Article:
The French government promises speedy roll-out of the stimulus package: Patrick Devedjian, France’s “Recovery Minister,” appointed by President Nicolas Sarkozy, told the press that €10 billion of the stimulus would be released “starting this week,” as quoted by Agence France-Presse.

Trade unions and the Socialist opposition appear unconvinced as to the efficacy of the stimulus and are already urging a second package that would boost salaries and pensions. Just days ago, more than a million took to the streets to call for government action to curb unemployment. Official figures released Monday show that France lost 45,800 jobs in December, making a total of 2,110,000 looking for work, an increase of 11.4 percent over the course of a year.

“The state is simply … dressing up old spending as new,” Michel Sapin, the spokesperson on economic affairs for France's Socialist Party, was quoted as saying by AFP.

French auto manufacturers, which employ either directly or indirectly some one-tenth of the French workforce, said that sales had dropped 7.9 in January. And according to a poll of 1,002 people conducted by CSA, 62 percent of French voters do not feel the stimulus plans will be effective in reviving the country's economy. Of the same group of respondents, 61 percent believe trade unions should maintain pressure on the government.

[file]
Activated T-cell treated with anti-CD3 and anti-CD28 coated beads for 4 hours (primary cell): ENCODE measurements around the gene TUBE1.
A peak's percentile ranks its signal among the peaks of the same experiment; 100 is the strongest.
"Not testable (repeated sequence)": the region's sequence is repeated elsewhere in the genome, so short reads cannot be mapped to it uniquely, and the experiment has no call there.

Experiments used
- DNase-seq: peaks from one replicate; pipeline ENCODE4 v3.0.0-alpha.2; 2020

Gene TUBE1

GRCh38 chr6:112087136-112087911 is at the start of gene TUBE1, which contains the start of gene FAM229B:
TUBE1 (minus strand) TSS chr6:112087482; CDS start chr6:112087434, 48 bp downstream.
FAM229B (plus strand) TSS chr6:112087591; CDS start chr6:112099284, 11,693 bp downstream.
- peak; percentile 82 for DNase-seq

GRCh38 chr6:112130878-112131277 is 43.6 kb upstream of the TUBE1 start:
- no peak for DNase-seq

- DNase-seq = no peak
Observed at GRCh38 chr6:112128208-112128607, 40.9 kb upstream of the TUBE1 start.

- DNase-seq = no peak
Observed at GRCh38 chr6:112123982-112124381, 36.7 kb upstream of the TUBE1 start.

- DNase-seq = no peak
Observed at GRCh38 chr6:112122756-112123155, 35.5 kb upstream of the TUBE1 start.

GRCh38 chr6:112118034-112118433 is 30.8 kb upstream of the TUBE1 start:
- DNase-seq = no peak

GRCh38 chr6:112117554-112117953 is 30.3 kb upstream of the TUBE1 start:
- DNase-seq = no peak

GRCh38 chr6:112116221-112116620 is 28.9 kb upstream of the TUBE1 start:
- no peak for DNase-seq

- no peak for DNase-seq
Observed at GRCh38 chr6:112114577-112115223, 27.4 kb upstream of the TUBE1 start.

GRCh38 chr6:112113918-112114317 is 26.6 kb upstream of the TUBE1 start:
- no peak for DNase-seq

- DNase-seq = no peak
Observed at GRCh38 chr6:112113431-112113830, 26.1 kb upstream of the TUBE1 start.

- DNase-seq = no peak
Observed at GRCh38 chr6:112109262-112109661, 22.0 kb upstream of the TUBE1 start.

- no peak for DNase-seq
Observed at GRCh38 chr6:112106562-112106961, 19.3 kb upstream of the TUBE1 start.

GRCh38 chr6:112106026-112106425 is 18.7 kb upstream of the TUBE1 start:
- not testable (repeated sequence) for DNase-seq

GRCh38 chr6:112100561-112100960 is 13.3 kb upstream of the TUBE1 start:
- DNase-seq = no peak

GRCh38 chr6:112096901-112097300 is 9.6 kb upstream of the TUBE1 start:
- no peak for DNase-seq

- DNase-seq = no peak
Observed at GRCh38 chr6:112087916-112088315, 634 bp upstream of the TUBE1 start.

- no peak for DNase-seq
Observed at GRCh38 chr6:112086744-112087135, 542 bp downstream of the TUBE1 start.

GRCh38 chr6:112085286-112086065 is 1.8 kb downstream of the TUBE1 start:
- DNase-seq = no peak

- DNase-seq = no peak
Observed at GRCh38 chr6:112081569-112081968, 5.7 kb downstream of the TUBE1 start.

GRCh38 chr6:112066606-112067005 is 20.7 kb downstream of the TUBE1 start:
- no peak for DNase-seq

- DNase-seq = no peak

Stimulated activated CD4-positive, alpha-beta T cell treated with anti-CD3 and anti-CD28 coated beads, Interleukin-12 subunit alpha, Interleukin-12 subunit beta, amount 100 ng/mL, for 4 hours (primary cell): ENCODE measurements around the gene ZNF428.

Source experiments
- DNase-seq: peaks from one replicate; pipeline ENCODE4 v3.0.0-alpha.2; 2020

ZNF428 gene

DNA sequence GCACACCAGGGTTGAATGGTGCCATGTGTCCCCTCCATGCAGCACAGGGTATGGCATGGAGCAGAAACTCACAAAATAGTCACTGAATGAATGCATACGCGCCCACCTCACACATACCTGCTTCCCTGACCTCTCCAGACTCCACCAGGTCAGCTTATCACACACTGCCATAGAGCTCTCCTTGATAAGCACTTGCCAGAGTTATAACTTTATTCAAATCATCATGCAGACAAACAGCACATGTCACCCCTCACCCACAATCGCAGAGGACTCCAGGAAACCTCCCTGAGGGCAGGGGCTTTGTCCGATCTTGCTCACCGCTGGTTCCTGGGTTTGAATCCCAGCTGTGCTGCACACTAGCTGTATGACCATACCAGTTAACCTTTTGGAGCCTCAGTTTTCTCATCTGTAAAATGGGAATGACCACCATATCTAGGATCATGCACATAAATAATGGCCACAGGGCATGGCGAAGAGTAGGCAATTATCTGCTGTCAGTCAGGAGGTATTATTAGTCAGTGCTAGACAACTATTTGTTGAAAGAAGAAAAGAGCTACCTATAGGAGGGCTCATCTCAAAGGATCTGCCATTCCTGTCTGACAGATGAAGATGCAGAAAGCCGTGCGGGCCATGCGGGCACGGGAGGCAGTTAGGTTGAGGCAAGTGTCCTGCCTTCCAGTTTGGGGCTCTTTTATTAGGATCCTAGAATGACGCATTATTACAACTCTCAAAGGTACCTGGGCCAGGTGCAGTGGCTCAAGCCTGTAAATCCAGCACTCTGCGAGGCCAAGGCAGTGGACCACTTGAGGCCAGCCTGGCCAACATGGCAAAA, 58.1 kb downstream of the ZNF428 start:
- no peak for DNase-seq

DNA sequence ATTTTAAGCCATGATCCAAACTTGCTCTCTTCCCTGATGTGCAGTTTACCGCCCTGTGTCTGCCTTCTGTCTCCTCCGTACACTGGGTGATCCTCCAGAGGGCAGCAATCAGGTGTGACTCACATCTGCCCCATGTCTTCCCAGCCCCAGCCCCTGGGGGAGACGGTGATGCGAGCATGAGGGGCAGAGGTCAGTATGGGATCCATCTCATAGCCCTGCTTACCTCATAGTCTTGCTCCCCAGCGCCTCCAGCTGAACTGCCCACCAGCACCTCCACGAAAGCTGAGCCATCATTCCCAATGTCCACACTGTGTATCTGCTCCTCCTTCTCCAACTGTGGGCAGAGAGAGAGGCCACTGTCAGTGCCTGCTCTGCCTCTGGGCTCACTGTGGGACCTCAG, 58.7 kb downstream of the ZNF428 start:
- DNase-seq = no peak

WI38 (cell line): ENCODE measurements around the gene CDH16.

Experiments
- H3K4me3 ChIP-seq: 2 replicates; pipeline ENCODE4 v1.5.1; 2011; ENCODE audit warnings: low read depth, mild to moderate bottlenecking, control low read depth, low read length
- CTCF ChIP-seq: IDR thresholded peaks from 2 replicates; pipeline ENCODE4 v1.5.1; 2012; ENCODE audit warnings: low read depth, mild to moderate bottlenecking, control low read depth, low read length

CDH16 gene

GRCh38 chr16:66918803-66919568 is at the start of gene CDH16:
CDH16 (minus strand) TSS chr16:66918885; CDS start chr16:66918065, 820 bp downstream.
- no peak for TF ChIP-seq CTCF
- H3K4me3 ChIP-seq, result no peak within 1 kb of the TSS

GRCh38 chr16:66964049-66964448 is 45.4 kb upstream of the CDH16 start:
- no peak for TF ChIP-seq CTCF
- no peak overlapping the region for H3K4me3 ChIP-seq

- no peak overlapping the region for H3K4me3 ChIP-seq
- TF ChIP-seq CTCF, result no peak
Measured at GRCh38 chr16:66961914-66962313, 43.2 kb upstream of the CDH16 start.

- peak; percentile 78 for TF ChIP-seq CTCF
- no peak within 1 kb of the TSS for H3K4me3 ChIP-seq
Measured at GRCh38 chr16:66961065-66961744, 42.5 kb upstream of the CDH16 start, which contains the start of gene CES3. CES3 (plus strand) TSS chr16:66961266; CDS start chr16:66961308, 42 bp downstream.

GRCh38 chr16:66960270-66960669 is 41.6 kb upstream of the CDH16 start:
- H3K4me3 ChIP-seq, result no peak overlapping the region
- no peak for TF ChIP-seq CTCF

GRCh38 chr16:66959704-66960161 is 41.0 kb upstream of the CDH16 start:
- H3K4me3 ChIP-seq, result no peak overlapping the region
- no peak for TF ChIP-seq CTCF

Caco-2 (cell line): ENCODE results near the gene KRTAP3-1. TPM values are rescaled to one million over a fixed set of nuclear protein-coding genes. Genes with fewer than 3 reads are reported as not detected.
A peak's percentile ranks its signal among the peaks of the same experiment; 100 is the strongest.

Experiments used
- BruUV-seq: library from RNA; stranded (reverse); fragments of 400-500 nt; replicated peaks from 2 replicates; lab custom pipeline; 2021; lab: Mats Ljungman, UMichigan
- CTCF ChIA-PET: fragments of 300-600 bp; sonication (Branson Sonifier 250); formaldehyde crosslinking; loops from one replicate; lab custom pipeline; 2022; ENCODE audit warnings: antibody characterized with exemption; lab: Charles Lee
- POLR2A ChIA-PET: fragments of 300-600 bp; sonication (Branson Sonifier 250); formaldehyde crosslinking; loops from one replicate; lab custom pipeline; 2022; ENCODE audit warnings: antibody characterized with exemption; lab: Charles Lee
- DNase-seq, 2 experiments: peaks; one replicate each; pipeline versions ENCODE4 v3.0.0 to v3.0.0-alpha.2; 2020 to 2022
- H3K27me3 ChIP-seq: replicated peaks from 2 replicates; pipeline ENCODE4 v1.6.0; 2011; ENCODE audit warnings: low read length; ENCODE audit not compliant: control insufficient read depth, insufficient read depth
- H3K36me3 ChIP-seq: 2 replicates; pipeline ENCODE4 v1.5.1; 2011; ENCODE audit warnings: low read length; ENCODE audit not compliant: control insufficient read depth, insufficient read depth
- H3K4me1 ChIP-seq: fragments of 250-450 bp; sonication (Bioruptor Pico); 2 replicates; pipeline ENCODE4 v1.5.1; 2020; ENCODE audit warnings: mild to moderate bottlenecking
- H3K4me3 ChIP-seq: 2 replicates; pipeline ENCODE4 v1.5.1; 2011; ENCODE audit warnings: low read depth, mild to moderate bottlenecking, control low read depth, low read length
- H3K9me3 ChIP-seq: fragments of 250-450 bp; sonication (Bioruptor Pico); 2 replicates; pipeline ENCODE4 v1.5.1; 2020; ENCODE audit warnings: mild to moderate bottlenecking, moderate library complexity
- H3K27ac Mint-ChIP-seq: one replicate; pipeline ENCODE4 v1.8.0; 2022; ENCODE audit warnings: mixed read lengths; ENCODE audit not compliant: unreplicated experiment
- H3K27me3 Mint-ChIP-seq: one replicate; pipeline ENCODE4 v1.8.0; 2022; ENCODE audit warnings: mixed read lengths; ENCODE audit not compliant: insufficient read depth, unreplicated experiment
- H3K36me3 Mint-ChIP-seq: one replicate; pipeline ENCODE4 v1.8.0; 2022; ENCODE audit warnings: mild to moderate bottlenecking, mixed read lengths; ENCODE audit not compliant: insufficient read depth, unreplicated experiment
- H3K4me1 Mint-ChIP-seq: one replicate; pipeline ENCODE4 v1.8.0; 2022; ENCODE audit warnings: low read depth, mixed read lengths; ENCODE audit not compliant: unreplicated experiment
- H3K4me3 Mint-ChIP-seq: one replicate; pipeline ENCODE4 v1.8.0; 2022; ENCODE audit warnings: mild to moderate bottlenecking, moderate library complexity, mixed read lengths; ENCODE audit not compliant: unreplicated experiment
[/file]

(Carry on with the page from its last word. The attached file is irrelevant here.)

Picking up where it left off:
Background: Other governments pour stock into currency

A combination of a Chinese New Year’s gift and a move to stimulate the flagging economy, Taiwanese President Ma Ying-Jeou unveiled a plan Jan. 18 to give NT$3,600, about $108, in vouchers to the each of the island’s 23 million residents.

“I consider this a positive example for the world,” Ma told Taiwan’s Central News Agency, saying that his government was the first nation in the world to implement such a plan.

By the evening of Jan. 18, more than 90 percent of eligible Taiwanese, including the president and his family, had gone to special government booths and picked up their vouchers, which are valid through September.